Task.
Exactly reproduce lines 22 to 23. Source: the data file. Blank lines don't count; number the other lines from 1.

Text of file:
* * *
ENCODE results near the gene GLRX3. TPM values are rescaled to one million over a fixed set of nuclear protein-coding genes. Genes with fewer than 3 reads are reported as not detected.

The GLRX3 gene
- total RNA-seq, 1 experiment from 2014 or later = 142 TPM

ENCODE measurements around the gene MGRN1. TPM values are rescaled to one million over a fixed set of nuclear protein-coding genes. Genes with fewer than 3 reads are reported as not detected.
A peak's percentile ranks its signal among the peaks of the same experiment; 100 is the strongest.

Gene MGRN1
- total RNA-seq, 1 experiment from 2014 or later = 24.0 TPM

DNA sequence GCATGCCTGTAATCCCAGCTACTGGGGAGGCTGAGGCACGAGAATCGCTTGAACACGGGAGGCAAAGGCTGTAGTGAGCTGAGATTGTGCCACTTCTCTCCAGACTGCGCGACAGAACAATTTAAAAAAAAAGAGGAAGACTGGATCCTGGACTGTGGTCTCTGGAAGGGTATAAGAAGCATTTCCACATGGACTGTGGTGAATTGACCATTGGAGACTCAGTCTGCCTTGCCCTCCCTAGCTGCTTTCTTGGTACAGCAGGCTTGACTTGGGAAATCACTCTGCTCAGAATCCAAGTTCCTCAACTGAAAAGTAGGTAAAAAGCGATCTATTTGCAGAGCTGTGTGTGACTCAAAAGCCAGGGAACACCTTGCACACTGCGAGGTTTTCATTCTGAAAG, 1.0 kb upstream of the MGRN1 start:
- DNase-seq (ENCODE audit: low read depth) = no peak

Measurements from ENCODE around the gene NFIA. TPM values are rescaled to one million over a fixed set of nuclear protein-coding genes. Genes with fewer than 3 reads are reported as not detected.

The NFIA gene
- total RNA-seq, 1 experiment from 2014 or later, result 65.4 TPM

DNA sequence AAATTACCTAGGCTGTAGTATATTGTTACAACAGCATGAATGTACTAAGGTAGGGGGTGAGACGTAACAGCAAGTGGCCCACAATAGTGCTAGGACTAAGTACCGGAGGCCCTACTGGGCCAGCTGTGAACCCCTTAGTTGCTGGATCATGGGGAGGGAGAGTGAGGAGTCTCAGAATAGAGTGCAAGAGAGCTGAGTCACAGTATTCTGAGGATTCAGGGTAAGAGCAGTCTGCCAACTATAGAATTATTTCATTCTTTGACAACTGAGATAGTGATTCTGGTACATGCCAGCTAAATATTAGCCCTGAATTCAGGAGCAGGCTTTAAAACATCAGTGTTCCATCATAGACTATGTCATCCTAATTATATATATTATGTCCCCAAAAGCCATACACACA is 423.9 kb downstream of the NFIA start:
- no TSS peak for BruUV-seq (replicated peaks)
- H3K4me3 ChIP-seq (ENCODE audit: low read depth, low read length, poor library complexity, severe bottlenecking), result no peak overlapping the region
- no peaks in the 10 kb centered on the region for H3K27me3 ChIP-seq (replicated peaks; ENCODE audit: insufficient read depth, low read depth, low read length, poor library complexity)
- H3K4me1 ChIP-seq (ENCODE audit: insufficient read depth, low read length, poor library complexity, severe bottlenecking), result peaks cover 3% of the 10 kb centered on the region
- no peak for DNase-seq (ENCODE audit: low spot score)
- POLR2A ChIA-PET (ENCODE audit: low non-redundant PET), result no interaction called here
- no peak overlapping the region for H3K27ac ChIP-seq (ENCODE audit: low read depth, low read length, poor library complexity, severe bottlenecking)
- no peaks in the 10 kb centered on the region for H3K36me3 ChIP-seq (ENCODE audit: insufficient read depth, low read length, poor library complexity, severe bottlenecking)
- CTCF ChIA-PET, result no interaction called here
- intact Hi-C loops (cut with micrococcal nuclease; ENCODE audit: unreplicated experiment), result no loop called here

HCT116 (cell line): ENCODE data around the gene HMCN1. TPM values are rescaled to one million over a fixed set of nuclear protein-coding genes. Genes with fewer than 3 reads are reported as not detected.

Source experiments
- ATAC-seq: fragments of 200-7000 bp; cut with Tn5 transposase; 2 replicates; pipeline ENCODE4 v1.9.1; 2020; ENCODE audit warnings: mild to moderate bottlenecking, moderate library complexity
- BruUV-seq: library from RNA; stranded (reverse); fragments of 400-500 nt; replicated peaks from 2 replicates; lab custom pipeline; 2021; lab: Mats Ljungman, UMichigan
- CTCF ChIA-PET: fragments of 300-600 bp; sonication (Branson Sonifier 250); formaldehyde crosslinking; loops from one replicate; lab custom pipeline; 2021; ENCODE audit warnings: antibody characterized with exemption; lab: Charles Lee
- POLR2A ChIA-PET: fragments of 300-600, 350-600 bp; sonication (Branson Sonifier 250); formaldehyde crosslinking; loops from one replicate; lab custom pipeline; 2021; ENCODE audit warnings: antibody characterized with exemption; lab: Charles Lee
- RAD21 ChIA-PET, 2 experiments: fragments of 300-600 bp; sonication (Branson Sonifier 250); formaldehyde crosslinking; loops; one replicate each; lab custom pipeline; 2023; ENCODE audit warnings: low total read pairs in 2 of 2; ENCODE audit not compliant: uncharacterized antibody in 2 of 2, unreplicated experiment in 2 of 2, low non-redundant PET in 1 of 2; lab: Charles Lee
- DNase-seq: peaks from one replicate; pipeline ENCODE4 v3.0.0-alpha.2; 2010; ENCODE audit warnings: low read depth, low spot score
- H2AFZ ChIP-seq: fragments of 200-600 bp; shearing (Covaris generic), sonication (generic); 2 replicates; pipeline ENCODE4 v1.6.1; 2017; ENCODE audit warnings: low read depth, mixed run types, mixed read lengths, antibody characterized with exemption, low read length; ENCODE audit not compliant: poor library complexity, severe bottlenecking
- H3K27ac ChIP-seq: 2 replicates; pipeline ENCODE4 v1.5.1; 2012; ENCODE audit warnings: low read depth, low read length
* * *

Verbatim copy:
- CTCF ChIA-PET, result no interaction called here
- intact Hi-C loops (cut with micrococcal nuclease; ENCODE audit: unreplicated experiment), result no loop called here